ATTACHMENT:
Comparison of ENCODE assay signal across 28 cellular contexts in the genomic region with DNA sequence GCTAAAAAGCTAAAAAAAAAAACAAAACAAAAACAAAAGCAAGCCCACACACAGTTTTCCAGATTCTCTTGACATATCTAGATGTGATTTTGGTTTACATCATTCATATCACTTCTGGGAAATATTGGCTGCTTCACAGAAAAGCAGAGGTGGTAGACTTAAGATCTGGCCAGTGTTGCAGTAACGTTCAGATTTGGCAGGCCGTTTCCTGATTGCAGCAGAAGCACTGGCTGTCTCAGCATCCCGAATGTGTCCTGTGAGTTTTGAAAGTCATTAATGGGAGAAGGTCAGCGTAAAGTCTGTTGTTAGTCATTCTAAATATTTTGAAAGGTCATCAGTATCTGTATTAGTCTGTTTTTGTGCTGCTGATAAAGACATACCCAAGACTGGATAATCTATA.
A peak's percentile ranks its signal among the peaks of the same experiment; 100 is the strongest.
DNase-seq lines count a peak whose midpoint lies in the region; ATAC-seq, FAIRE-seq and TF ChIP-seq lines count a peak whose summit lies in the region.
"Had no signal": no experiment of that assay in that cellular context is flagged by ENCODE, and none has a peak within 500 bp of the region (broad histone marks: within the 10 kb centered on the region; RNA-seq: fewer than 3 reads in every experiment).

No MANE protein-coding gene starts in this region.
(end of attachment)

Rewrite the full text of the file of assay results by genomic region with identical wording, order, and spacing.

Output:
Comparison of ENCODE assay signal across 28 cellular contexts in the genomic region with DNA sequence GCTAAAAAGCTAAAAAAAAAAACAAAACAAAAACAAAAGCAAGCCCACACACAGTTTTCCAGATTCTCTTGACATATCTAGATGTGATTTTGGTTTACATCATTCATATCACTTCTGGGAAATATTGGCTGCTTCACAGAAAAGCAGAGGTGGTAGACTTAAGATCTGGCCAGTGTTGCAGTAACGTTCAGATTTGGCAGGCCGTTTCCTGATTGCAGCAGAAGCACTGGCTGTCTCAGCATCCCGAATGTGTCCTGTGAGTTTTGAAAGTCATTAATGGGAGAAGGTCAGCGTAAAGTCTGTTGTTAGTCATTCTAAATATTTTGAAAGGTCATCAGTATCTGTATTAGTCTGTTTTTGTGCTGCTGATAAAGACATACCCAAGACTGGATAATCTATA.
A peak's percentile ranks its signal among the peaks of the same experiment; 100 is the strongest.
DNase-seq lines count a peak whose midpoint lies in the region; ATAC-seq, FAIRE-seq and TF ChIP-seq lines count a peak whose summit lies in the region.
"Had no signal": no experiment of that assay in that cellular context is flagged by ENCODE, and none has a peak within 500 bp of the region (broad histone marks: within the 10 kb centered on the region; RNA-seq: fewer than 3 reads in every experiment).

No MANE protein-coding gene starts in this region.